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Like all women of her generation, Sarah  had always been preoccupied with her appearance. She was always “not” something: not tall enough, not thin enough, not submissive enough. And she was always “too” something as well: too clever, too tactless, too short in the leg. Even her own mother had difficulty finding something positive to say about her appearance, and on being pressed, could only come up with “you’ve got very nice eyebrows”.


Over the years, Sarah undertook various forms of self-improvement: anti-cellulite wraps that made her look like a mummy,  hot wax exfoliations that made her squeal in pain, tight brassieres that made her frontage look a little less like two puppies fighting in a sack. And there were more: teeth whitening that made her tongue sore, false nails that looked like scimitars and made gardening impossible, gym visits that bent her backwards over an iron bar. It was a form of torture. But for what? To ensure that her insides didn’t hang down to her knees, and that her fleshly envelope was as smooth as possible.


Certainly the men she met seemed rather demanding in terms of her appearance, but they had their quirks too. Why was it, she wondered, that every time you left a scene of amatory combat, you’d come back from the bathroom and find him trying on your dress? Why was it that those who criticised you for some slovenly detail would be sporting half their breakfast on their tie, like an heraldic device? What was it about them and rubber? The biggest problem, though, was her cleverness. She learned that the way to please an academic type was to praise his turgid footnotes, and the way to please a more practical swain was to riffle through his tool-box and exclaim about the instruments’ variety and shine. It was fatal to show your brain or your capacity for irony. That always made them spiteful.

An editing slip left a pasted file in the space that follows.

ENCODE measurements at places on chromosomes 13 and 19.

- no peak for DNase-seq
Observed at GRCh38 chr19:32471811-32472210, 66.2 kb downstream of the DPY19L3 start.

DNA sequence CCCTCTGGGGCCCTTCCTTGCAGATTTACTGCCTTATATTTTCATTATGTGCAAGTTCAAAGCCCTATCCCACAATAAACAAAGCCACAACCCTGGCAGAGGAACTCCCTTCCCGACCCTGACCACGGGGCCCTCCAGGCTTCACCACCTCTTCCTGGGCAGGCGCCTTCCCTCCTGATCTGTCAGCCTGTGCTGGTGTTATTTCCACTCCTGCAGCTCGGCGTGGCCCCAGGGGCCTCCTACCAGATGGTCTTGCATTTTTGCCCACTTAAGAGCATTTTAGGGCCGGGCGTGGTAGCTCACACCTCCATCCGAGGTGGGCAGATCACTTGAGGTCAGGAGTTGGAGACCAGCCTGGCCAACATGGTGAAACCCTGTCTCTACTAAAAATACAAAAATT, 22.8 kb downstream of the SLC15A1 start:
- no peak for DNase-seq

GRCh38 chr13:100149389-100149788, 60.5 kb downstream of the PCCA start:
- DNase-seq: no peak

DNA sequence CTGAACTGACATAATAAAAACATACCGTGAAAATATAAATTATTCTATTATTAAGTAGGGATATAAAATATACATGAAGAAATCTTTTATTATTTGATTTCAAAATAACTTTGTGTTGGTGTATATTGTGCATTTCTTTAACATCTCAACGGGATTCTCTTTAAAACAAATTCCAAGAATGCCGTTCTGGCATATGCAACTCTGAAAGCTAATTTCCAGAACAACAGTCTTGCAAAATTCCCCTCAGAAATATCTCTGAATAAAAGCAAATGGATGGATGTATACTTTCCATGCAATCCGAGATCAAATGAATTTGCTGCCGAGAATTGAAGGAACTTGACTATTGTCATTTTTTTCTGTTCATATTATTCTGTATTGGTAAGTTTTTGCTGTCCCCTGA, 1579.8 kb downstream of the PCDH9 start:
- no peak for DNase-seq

One day Sarah thought of a way to deal with it all. There had been some Greek sculptor (she forgot his name) who made a statue which he then fell in love with. She came alive. Sarah forgot the rest of the story, but she was sure that it ended badly. She too would make a statue, which would be the emblem of the feminine ideals which had tormented her all her life. And then she’d teach it a lesson. Give it what-for.


It took  a long while. The statue took form in her garden shed, and was made out of wax, lath and plaster, polystyrene and mud. Sarah purchased a very expensive wig, and borrowed her mother’s second-best set of false teeth. She bought the best acrylic nails she could find. Finally the perfect woman was done. No pubic or axillary hair. She smiled rather too much.


Sarah lugged the thing down the garden path. She sat it on an old chair and put some ready-made barbeque blocks under it.  Bits of dry wood, grass, old papers. Then she put a match to it. Not much happened at first, but then as it caught, the wax sizzled with a buzzing sound, and the polystyrene went up with an acrid flame. The wig exploded.  The creature didn’t utter a single cry. 


Sarah raked over the ashes. The teeth and the nails were all that was left. She felt a great sense of relief. No one to reproach her any more for being little and round. She realised that she had allowed the statue to imprison her. It had been rigorous, but she had freed herself from it. She was herself. And she sat in the gloaming with a gin in one hand and a cake in the other, wondering whether she could fit in a cigarette as well. If people didn’t like her as she now was, well, that was their look-out.

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